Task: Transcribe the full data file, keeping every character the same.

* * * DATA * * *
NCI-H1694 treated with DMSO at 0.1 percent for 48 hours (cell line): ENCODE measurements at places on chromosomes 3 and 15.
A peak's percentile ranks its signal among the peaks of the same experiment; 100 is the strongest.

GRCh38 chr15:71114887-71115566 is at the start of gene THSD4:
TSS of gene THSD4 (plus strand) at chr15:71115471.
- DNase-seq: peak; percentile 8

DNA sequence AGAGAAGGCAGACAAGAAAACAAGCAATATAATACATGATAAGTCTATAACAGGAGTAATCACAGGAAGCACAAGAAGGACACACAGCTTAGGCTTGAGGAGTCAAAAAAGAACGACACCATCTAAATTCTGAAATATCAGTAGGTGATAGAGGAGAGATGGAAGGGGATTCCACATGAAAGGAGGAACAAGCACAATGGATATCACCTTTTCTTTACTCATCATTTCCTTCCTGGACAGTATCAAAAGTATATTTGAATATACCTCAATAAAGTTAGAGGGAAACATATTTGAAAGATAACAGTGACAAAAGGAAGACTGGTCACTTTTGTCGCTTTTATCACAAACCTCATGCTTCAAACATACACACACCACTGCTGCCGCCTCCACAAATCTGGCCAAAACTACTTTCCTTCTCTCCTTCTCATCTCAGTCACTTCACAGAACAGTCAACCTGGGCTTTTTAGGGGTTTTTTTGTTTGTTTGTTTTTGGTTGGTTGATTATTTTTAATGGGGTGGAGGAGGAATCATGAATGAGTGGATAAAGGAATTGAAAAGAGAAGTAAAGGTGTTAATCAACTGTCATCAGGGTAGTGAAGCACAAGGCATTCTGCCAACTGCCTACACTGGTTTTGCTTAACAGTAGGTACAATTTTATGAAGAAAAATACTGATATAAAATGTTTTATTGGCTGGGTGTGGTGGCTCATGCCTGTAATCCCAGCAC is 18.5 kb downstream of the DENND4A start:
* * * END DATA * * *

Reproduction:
NCI-H1694 treated with DMSO at 0.1 percent for 48 hours (cell line): ENCODE measurements at places on chromosomes 3 and 15.
A peak's percentile ranks its signal among the peaks of the same experiment; 100 is the strongest.

GRCh38 chr15:71114887-71115566 is at the start of gene THSD4:
TSS of gene THSD4 (plus strand) at chr15:71115471.
- DNase-seq: peak; percentile 8

DNA sequence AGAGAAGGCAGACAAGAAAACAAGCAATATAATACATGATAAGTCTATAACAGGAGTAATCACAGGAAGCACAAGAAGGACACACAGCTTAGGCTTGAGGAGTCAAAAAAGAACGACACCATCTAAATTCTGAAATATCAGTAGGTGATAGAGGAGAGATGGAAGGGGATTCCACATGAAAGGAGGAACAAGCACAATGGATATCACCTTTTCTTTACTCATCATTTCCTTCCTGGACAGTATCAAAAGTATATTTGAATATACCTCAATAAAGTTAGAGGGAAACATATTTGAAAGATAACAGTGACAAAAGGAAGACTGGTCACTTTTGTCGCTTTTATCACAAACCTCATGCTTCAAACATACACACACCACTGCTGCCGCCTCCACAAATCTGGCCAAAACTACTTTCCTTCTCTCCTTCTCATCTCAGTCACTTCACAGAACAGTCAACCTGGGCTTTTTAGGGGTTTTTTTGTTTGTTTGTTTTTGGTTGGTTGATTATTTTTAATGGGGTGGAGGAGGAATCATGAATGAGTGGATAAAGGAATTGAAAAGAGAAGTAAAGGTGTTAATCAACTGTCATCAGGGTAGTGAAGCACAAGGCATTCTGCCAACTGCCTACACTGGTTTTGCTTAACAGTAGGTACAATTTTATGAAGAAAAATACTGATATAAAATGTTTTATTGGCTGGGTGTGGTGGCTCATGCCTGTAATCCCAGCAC is 18.5 kb downstream of the DENND4A start: